Today’s blog is focusing on the original set up of my site
Lets start from the beginning. I originally started selling my products on local “online carboot” sites on Facebook. This was a huge success to begin with, and I started also selling on eBay. We received many orders on this platform, locally, nationally, and even internationally gettting orders from as far away as Florida, and Australia. However the orders eventually started to dry up after the Facebook Marketplace revamp, and someone recommended advertising my products on Etsy as they were much more “handmade” focused than eBay.
My Etsy page ran with moderate success, and continues to do so. However, I started to become a bit disheartened with Etsy when they changed their policy to promoting those listings which had guaranteed free postage to the USA. This was not something I could feasibly sign up to, considering some of my products would be £20 - £30 to ship to America, so I had 2 options. Option One would be to incorporate this postage cost into my listing, and the offer “free” US postage. This I felt would be a totally unfair cost addition to my domestic customers and so that left me with Option Two; to carry on with my current prices, not to offer free shipping to USA and let my items inevitably slip further down the Etsy search listings.
I had been promoting my Etsy page on Twitter for quite some time, and slowly building up my twitter followers by joining in the various “chat hours”. This is where I came across Rebecca of rebeccasreviews.com (@RReviews_blog) a small business blogger, who posts fantastic advise and tips for small business and also regularly promotes other small business. Rebecca had recently helped me to run a Twitter competition where I have away one of my small heart candles. This gained me over 200 new followers in just a few days, so you can see the influence she has. I then saw a Tweet where she was promoting a new web designer who was offering the chance for someone to have a website set up for them, just for getting in touch.
I contacted Neil (@NesharWebDesign) of nesharwebdesign.co.uk straight away. I explained my dilemma with Etsy, and the fact that I didn’t even know where to start with creating a site. He listened to my needs, and explained that neither he, nor the web hosting company he recommends would charge any commission on my sales (Etsy can charge up to a combined total of around 20% on sales and postage). This opened up Option Three; creating my own website.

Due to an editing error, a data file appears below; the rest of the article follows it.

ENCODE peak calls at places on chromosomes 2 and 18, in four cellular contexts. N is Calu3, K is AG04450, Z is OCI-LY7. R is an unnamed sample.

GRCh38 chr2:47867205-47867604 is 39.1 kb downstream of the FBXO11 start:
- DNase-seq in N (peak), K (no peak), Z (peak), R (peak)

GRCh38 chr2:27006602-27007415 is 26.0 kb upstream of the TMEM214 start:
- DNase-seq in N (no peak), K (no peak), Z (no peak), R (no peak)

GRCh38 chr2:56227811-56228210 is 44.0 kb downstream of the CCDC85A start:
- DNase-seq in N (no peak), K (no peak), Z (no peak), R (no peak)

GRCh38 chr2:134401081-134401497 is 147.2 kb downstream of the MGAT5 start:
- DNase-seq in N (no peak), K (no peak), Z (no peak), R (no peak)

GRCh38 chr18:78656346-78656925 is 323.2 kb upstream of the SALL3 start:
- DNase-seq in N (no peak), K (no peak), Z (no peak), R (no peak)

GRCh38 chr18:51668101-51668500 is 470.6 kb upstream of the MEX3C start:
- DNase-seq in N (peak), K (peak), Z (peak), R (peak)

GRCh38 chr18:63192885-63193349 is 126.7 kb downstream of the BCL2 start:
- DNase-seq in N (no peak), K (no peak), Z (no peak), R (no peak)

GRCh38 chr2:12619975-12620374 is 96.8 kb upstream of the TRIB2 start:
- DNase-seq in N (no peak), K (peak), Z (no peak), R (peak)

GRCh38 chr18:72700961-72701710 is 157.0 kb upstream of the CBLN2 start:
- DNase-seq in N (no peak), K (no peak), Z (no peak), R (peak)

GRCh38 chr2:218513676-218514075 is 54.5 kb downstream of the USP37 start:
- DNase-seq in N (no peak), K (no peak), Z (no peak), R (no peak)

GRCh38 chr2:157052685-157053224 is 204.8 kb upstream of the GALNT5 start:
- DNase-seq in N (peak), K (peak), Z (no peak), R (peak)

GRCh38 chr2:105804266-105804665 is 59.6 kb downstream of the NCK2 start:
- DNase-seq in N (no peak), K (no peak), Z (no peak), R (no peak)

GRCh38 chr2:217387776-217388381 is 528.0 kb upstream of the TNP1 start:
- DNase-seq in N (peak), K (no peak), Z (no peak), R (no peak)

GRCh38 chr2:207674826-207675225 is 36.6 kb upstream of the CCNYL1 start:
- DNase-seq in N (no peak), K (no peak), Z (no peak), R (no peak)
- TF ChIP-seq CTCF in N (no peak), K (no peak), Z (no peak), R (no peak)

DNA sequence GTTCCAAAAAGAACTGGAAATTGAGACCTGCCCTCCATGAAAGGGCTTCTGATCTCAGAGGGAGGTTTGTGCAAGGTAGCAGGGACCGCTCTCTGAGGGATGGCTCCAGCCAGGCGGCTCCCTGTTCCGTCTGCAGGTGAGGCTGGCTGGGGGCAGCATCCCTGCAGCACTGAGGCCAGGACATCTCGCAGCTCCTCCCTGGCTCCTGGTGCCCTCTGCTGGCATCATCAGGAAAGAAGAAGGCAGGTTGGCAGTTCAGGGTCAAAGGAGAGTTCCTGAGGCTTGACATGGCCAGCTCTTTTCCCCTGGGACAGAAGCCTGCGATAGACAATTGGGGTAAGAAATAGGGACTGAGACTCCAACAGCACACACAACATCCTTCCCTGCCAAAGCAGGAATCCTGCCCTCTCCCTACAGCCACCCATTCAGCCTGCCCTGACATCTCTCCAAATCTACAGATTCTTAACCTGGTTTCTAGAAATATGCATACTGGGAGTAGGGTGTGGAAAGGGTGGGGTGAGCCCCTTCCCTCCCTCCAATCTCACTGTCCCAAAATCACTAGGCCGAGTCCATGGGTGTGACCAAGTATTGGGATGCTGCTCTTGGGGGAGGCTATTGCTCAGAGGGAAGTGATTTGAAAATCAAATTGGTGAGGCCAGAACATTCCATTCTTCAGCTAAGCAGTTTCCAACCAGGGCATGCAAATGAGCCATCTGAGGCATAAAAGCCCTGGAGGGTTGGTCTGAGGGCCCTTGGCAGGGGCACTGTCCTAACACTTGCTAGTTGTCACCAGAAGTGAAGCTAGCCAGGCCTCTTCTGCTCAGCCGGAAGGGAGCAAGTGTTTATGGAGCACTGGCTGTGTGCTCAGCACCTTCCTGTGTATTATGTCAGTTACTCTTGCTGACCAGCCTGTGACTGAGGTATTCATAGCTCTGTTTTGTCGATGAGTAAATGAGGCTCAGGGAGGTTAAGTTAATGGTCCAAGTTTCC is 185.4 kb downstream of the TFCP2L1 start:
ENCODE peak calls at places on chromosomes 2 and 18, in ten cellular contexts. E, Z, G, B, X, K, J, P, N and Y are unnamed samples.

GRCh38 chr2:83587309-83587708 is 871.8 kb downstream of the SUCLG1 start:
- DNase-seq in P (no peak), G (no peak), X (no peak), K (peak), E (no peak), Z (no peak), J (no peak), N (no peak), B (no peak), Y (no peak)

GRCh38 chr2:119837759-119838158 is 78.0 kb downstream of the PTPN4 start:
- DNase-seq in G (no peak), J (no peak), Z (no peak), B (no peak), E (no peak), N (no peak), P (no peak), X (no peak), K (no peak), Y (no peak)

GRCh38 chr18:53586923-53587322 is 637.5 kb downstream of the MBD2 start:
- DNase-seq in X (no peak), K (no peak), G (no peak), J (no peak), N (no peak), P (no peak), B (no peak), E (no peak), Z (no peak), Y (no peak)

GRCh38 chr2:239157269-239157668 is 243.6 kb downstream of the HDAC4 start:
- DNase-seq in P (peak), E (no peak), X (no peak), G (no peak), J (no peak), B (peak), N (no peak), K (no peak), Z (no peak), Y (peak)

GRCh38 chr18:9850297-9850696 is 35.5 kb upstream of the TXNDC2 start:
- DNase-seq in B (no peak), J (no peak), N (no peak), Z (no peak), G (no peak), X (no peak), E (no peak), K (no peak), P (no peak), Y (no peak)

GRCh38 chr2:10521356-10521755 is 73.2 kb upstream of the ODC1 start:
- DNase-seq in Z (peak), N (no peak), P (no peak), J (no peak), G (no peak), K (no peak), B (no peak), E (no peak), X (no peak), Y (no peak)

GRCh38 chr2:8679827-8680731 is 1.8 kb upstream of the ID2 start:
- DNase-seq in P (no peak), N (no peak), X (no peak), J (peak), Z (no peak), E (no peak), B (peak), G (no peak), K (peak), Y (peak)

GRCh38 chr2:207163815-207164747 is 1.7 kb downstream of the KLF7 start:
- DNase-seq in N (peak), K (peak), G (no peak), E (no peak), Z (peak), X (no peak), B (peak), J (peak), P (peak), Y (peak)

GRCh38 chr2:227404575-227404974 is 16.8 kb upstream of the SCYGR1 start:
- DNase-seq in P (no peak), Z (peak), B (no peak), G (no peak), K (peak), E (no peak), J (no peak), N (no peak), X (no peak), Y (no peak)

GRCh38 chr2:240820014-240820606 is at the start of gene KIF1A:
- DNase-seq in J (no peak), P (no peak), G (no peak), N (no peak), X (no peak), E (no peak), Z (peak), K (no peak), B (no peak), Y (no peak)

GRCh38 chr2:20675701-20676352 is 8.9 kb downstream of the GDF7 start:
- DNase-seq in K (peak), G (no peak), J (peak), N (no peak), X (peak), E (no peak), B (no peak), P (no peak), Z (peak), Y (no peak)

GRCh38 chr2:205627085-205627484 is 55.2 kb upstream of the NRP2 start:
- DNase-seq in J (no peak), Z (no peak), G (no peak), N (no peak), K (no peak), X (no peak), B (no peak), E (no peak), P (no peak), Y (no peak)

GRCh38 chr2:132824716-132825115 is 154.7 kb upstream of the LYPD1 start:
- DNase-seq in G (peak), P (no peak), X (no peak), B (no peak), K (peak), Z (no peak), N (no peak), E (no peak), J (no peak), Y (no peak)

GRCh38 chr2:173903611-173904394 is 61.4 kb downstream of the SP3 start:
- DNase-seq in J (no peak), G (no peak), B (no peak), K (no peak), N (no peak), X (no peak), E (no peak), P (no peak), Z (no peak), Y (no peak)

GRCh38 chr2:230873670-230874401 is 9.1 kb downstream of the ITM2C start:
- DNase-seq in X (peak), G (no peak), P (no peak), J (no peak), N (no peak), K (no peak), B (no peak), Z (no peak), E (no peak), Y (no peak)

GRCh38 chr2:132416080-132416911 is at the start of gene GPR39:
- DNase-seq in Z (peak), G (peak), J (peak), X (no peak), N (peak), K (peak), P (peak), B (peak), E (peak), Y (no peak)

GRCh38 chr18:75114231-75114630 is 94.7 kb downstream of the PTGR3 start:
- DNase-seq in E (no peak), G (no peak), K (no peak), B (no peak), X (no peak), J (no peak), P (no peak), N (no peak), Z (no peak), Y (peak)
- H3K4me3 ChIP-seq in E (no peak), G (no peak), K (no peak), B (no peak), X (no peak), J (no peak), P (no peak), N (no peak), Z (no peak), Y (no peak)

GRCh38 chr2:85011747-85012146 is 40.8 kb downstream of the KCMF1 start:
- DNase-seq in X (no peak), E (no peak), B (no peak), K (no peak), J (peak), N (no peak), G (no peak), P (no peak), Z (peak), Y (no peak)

’I had been wanting my own site for quite some time but never took the leap, due to being a bit of a technophobe. Neil fully took this on board, and we agreed for him to go ahead and start designing my new site. The following day he messaged me to say he had got the initial site set up, and was about to start adding my listings. Around an hour later, he contacted me to say he’d finished, and sent me a link to check out the work he had done.
I was astonished firstly by the design, and secondly by the speed at which he had achieved what he had, it was exactly what I was wanting. Over the next few days we exchanged messages detailing a few minor changes I wanted (mostly simple things like product prices as I could now sell cheaper due to not having to incorporate Etsy seller fees) any changes I wanted, Neil did straight away without any questions.
The next stage was where it got technical. This would be where our site went live, and had to be uploaded to the hosting provider. Now as I have previously mentioned I am a total technophobe, so Neil contacted me via FaceTime so that he could walk me through what to do with my laptop in front of me. Neil patiently explained what to do, and we waited overnight for the site to go live. The next morning the site still had not gone live, so we had to figure out what had gone wrong. As it turned out I had made a mistake in copying one of the codes over, but we soon managed to sort this out (with a little more coaching from Neil) and here we are, Goodman’sHandmade was live on the Internet!
Neil talked me through how to manage my products, postage, site details, and basic changes to the site, and then transferred ownership of the site to me. We agreed for Neil to stay on as a contributor to the site, so any changes I needed or any additions he would (and still does) happily do for me.
And so that’s my story. Thanks to a lot of networking on Twitter, Rebecca of rebecasreviews.com and Neil of nesharwebdesign.co.uk I now have my own functioning website that I can showcase and sell all my products on, without being told what to charge to ship to different countries, and all the profits go directly to me.
Neil is now specialising in web design for crafters and small business owners, and could not come recommend highly enough from me! I Hope you have all enjoyed my bit of background of how this all came to be, and I’ll see you soon for my next blog.